There are a few different types of dwarf gourami, too, which are well worth looking out for. For example, the neon blue dwarf gourami is – as you’d expect – a shocking blue! These fish tend to be some of the most eye-catching. The flame dwarf gourami, too, is unsurprisingly tinged with red and orange.

Providing you have a peaceful, slow moving body of water for them, dwarf gourami will thrive in your home aquarium.

  • Fish Lifespan: Up to 5 years
  • Tank Size: Up to 10 gallons (for three – increase by 5 every additional fish)
  • Water Temperature: Between 77 and 78.5 F ideally
  • pH: Between 6.0 and 8.0
  • Hardness: Between 10 and 20 dGH
  • Compatibility: Very peaceful with most, including other gourami, loaches and even snails – focus on slow-moving fish
  • Fish Size: Up to 4.5 inches

Zebra Pleco (Hypancistrus zebra)

The zebra pleco, or hypancistrus zebra, is one of the coolest freshwater aquarium fish around, but it’s also one of the rarest. This is why they are often so hotly sought-after – you will be very lucky if you can spot one or two to add to your tank. In fact, they are classed as an endangered species, which means it may not necessarily be possible for you to bring these fish into your tank. If you do find them, they may be amongst some of the most expensive, so do be ready to budget ahead.

Zebra Pleco Juvenile
Zebra Pleco

The zebra pleco is really stunning. As its name suggests, it is replete with black and white stripes, meaning that they will likely stand out from some of the other more colourful fish in your tank. They also tend to live for longer than many other freshwater tank fish, meaning that if you are looking for an enduring aquatic buddy, this may be one of your best picks.

That said, the zebra pleco doesn’t get on well with all fish it’s likely to come across, though it doesn’t always cause a scene. They are generally found in the waters of Brazil, but as mentioned, their habitat is under threat – meaning there’s not much chance you will see them out and about.

Therefore, it’s really important to look after your zebra pleco, just as you should be doing with all other pets! They are surprisingly simple to care for providing you have the right tank and food available, meaning that providing you are careful about who they swim with, you will have years of companionship to look forward to.

  • Fish Lifespan: Up to 15 years
  • Tank Size: 30 gallons at least
  • Water Temperature: Between 79 F and 88 F ideally
  • pH: Between 6.0 and 7.0
  • Hardness: Between 3 and 12 dGH
  • Compatibility: Work well with non-competitive, similar sized fish
  • Fish Size: Up to 4 inches long

Freshwater African Butterfly Fish (Pantodon buchholzi)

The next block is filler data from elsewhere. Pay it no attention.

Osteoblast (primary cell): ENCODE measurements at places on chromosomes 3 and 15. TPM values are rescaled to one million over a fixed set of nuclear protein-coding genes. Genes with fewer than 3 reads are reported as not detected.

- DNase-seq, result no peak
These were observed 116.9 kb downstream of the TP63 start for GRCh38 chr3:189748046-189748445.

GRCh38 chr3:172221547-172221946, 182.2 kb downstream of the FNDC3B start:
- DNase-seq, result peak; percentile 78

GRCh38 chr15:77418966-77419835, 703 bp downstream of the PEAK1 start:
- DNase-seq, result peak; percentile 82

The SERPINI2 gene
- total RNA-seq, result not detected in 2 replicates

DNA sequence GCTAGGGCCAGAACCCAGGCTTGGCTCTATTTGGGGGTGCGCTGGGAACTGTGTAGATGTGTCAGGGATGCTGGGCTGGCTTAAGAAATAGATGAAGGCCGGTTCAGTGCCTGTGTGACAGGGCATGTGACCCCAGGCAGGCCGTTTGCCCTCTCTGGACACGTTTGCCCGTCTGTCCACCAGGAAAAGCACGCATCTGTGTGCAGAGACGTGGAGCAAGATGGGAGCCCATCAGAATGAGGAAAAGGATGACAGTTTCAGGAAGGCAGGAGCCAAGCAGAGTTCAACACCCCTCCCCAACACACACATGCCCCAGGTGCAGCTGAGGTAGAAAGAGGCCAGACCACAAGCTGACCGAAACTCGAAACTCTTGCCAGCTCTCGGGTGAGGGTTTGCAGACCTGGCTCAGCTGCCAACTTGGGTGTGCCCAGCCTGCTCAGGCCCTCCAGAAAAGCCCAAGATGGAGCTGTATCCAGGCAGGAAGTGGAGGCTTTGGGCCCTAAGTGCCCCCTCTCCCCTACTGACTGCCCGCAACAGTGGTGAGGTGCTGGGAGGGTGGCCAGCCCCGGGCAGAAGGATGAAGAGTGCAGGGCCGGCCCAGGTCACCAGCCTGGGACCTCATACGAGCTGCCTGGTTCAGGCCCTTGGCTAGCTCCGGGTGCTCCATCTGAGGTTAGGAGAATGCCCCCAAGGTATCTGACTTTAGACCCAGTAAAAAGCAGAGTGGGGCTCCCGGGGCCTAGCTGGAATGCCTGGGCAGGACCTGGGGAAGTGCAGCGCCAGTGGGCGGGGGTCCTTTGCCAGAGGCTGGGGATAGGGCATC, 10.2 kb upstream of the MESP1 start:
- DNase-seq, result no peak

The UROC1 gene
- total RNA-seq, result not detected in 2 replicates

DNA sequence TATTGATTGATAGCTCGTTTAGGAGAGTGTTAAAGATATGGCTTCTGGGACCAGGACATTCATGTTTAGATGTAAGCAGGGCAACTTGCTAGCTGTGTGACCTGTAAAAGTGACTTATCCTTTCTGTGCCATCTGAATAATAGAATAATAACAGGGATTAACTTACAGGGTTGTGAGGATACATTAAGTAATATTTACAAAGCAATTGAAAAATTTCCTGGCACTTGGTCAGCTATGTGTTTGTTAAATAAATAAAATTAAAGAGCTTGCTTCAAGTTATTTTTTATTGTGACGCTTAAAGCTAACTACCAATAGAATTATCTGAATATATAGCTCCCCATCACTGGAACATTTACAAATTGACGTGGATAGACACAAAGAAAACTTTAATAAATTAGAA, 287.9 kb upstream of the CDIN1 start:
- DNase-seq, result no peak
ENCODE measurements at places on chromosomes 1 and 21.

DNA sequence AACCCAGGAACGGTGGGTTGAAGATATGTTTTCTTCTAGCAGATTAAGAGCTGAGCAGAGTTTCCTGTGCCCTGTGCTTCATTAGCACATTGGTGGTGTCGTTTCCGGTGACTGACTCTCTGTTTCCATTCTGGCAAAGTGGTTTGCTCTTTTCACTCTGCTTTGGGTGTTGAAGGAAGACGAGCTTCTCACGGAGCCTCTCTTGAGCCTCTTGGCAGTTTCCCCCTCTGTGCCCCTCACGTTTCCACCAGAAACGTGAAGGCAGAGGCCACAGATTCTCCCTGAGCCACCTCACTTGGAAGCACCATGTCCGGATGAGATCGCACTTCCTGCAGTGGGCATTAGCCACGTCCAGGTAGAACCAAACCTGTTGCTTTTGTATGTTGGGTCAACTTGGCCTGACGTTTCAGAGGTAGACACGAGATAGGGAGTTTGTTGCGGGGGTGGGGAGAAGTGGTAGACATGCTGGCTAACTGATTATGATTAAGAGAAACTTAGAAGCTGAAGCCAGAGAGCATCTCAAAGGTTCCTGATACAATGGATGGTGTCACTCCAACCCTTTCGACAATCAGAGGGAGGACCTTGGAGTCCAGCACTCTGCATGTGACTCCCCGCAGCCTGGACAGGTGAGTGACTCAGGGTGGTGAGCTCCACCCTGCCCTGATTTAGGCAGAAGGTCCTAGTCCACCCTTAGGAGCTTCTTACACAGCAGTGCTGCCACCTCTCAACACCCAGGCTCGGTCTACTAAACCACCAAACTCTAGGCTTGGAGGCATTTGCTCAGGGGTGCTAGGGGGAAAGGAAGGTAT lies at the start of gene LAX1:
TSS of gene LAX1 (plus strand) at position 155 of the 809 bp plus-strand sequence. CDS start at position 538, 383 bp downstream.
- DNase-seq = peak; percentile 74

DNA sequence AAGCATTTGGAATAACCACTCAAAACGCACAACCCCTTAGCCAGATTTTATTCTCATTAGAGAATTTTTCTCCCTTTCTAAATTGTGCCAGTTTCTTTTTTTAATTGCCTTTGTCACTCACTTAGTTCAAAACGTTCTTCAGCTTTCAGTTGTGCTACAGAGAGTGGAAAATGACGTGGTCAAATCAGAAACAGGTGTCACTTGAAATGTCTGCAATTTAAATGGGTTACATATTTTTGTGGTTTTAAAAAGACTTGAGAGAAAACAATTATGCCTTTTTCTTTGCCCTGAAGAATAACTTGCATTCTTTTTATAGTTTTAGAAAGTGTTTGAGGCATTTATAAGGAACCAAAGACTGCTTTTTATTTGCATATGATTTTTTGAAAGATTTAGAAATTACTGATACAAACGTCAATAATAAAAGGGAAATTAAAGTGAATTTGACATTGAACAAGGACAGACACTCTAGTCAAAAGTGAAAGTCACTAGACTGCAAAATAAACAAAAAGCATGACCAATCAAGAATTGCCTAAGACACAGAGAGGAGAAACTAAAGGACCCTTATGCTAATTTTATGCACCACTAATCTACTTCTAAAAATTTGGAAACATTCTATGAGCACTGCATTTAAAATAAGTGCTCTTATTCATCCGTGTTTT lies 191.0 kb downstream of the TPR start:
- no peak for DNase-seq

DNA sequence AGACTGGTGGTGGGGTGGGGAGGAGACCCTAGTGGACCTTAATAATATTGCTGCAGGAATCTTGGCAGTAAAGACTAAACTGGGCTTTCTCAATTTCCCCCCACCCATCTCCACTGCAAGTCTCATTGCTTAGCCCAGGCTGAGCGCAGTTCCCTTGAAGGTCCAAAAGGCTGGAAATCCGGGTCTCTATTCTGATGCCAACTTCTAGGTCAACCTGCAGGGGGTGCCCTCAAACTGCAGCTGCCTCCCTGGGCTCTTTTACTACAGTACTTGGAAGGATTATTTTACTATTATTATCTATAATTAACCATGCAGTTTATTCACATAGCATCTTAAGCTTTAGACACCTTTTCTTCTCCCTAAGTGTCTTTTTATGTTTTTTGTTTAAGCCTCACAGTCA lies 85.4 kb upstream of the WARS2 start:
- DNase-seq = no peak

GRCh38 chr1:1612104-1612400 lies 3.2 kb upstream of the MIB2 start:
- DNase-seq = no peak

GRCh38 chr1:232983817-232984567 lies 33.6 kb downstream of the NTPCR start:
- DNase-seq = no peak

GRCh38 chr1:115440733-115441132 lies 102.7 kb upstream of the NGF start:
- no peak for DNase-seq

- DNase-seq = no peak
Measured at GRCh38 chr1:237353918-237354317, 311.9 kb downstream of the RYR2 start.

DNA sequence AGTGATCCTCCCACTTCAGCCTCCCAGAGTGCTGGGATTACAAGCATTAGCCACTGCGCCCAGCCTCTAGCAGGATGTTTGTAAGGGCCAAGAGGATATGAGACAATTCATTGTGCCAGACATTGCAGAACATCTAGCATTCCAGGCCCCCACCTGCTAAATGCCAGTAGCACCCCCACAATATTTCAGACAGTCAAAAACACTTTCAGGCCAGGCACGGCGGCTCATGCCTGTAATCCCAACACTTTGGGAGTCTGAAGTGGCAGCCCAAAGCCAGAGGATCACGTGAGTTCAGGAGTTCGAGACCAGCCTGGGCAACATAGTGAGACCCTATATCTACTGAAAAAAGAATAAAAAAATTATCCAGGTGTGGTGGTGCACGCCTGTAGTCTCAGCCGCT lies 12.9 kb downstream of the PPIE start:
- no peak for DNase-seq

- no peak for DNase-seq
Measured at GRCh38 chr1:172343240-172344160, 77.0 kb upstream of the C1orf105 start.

These spiny-looking creatures are some of the coolest freshwater aquarium fish you can introduce into your tank. As their name suggests, you will normally expect to find these fish swimming around in the African creeks and rivers, though they tend to prefer some of the slower waters. Freshwater African butterfly fish traditionally eat insects and have even been known to feast on crustaceans, too. Naturally, we don’t expect you to keep up to the fancier side of their diet at home!

african butterflyfish
African Butterfly Fish Source

It is a fairly common fish on the whole, but that doesn’t stop it from being well sought-after. It’s famous for its speckled colouring, though these critters tend to be black or dark brown in complexion. As mentioned, these fish are carnivorous, which means you are going to need to be careful with their diet, as well as any other fish or creatures you place in the tank with them! However, as they are a common aquarium sight and have been a popular choice for many years, it’s very likely you will be able to find resources and support to help you nurture them.

As their name suggests, too, these fish have large fins which can resemble wings – hence the butterfly in their English name. They are great at gliding through water and are widely known as some of the best predator evaders on the planet. They are said to be the result of millions of years of fantastic evolution. Worth looking out for in your home tank, in that case!

These butterfly fish tend to appear fairly docile, though their hunting and feeding prowess means that they can suddenly spring to life with very little warning! This could well be stressful for other fish, so watch out!

  • Fish Lifespan: Up to 6 years
  • Tank Size: At least 40 gallons – needs to be long, as they love the surface
  • Water Temperature: Between 75 and 86 F
  • pH: Between 6.5 and 7
  • Hardness: Between 5 and 20 dGH
  • Compatibility: Can be aggressive, avoid with smaller fish
  • Fish Size: Up to 5 inches

Finding the Perfect Fit

When looking for the coolest freshwater aquarium fish, you shouldn’t look at just the colors and pretty fins on offer. You should also make a point to consider behavior, their original habitat, and what they need from water, and a tank.

Too big or too small a tank could restrict growth or could cause all kinds of problems for your fish later down the line. Even freshwater fish, too, need close consideration when it comes to pairing up with other fish in terms of behavior. Some are very territorial, and of course, some may even hunt and eat smaller breeds and species.

Therefore, if it is your first time in looking for the coolest freshwater aquarium fish, always be ready to do a little research. This shouldn’t take too long, but the more perfect the setup is for your fish, the better the experience you will have – you and your freshwater buddies included – for the years to come.

Be sure to take a closer look at the fish we’ve introduced in this guide, and keep reading our other resources to learn more about the wildest and most interesting critters you could fill your own tank with in the years to come. Keeping freshwater fish can be a lot of fun – and just as colorful as saltwater keeping!